Scrivener makes revisions a lot easier, because you can easily see the flow of plot in the novel. You can even track things like point of view, so that you can compile a single point of view into one document, to check that it makes sense on a standalone basis. Structural problems become easier to see and to solve.

I use both paper and Kindle to revise, and Scrivener can output a very serviceable Kindle file, or a Word document. You can choose at the compile stage how the document should flow together, with page breaks and chapter headings (auto numbered if you desire), and of course you can recompile with different settings within seconds if something isn’t quite right.

I’ve heard it said that whenever two writers get together the conversation almost invariably turns, sooner or later, to a discussion of how great Scrivener is. I can well believe it.



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Reading A Clash of Kings

I started reading Game of Thrones after watching the Sky Atlantic production of George RR Martin’s epic sword and sorcery reinvention. Despite already knowing what was going to happen, I still enjoyed it immensely. In fact, knowing the story in advance allowed me to spot and appreciate some of George’s foreshadowing, and there was a richness of backstory that inevitably a TV show is not going to be able to do justice to.

I enjoyed it so much that I have immediately moved on to reading the next book, A Clash of Kings, even though production of the second series has barely started, and so I am likely to have finished the book long before it makes it onto our screens. So I will have the opposite experience with the second book and series: watching something I have already read!

By the way, if you read the Kindle edition of Game of Thrones, and possibly the paper edition too, George has included a chapter from A Clash of Kings at the end of the book, which I read. It is not the first chapter, though, and when I came to it in the second book, I decided to read it again. Good thing I did, because George has expanded it somewhat. So don’t skip it!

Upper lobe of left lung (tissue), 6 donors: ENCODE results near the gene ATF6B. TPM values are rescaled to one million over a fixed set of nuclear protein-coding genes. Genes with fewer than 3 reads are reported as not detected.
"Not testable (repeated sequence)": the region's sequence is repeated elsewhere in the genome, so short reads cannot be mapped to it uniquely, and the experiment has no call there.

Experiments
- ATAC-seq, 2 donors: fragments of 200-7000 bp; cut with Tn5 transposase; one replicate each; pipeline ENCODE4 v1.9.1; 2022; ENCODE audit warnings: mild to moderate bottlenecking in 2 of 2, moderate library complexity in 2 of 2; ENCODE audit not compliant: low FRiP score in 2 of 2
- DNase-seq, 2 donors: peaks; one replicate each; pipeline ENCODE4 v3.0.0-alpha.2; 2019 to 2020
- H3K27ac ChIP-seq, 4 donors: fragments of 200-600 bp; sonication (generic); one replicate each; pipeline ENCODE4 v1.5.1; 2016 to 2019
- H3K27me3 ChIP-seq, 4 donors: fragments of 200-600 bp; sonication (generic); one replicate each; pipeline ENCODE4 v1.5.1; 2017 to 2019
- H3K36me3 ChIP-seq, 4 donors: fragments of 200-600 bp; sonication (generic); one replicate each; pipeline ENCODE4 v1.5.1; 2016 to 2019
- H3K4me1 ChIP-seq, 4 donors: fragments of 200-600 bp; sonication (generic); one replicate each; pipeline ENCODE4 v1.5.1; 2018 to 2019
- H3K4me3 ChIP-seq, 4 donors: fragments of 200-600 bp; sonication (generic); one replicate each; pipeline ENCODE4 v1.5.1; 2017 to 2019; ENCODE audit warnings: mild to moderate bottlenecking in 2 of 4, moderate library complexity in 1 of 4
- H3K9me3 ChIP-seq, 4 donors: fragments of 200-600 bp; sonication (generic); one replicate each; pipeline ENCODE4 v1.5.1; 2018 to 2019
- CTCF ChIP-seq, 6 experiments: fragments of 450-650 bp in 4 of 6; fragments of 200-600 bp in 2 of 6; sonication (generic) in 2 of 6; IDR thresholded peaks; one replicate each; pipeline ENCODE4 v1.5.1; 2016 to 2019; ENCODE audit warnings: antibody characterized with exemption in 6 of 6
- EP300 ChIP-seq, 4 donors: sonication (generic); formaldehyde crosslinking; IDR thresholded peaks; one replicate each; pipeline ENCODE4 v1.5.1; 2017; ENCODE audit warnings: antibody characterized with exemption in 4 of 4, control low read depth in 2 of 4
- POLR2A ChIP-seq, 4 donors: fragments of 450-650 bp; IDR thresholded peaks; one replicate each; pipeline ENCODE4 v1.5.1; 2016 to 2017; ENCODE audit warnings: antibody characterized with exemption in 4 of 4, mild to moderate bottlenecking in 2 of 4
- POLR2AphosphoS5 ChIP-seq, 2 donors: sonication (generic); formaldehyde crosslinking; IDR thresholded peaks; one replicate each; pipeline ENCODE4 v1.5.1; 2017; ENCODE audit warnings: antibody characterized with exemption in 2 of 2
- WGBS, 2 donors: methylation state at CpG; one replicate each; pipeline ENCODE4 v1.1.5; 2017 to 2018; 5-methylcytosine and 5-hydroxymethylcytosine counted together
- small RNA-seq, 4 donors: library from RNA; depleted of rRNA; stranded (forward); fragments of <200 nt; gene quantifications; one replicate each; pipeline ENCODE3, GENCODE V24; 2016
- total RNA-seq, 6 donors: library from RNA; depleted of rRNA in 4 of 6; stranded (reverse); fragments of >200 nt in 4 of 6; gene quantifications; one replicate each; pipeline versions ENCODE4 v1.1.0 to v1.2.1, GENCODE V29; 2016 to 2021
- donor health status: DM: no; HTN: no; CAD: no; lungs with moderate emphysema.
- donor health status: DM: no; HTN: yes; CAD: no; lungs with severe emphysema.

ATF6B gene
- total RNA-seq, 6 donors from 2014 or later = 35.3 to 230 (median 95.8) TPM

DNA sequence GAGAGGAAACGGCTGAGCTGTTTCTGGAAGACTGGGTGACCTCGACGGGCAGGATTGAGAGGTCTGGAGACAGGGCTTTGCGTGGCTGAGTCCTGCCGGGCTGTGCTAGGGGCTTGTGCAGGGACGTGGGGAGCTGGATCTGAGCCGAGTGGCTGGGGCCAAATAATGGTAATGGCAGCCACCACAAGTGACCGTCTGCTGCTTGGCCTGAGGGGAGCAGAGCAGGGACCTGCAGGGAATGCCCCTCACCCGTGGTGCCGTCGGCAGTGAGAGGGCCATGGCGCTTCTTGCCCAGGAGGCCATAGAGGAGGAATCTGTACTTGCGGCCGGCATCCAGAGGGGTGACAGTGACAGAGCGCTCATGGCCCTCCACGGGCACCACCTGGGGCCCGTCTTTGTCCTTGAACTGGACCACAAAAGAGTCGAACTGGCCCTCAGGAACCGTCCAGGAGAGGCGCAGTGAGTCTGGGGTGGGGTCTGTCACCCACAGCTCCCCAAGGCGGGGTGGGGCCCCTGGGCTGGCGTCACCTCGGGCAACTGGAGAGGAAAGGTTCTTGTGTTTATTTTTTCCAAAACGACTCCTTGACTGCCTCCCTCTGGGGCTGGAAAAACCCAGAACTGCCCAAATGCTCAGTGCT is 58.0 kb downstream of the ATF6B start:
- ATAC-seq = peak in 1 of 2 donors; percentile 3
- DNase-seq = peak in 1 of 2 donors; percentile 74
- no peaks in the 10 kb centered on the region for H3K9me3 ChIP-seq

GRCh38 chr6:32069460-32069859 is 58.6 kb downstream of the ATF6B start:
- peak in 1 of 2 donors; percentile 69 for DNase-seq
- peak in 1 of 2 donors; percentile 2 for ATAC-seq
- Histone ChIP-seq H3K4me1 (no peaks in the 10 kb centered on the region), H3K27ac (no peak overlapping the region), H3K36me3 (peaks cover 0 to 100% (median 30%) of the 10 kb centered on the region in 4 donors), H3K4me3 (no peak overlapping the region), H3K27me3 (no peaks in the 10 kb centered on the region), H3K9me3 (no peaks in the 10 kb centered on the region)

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Kindle screens

I love a lot of things about my Kindle but the random pictures which appear on it when you turn it “off” aren’t among them. Some are OK but most are awful. It’s quite easy to “hack” the Kindle to replace these images with something more to your liking. I found a few nice images on teh interwebs, but thought I’d also have a go at converting some of my own pics.

CambridgeTimesSquare

These two look quite nice on the Kindle. To download one or both for your own Kindle, just click on an image to get a Kindle-sized one. Then right-click and save!
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Zoo City

I’ve got a lot of unread books on my Kindle. It’s just too easy to buy them. Whenever I come across something interesting on the web, and it’s on the Kindle and not too expensive, I end up buying it. So when I finally finished Aegypt (which will be the subject of another post) I decided to read one of the unread ones sitting enticingly in my home screen.

Unfortunately I didn’t like many of them. I started three or four, and just gave up after a few pages. Some self-published books are that way for a reason, I found. One book had about three pages of exposition and back-story before anything happened. And all of this detail seemed to have been lifted straight out of Lara Croft, Tomb Raider. Others just dumped me into an incomprehensible world of weird names and unfathomable things, with no hint that it would be worth making the effort to understand. So it was a great relief to finally start reading Zoo City.

This is the Arthur C Clarke award-winning novel by Lauren Beukes, a South African writer. Now if you think great SF can’t take place in South Africa, you obviously haven’t been paying attention to the District 9s of the world. And like that movie, Zoo City has the gritty authenticity of life in South Africa. I can vouch for this, because I lived in Johannesburg for most of my life. And I felt like I was back there.

The story is told in the first person, hard-boiled noire style, with all of the laconic wit that one could hope for. Beukes has an outstanding way with similes, absolutely nailing the descriptions with acute observations. First-person is hard to pull off, but the heroine’s voice is utterly believable and compelling.

The conceit is clever: in an alternative reality, some people have developed a psychic connection to a particular animal, something like the familiars in Phillip Pullman’s His Dark Materials trilogy. This endows them with a specific sort of magical power. Zinzi, the heroine, has a Sloth that gives her the ability to find lost things. But in using this gift she becomes entangled in a murder...

This book is available in paperback and Kindle versions. At time of writing it’s cheaper on the Kindle.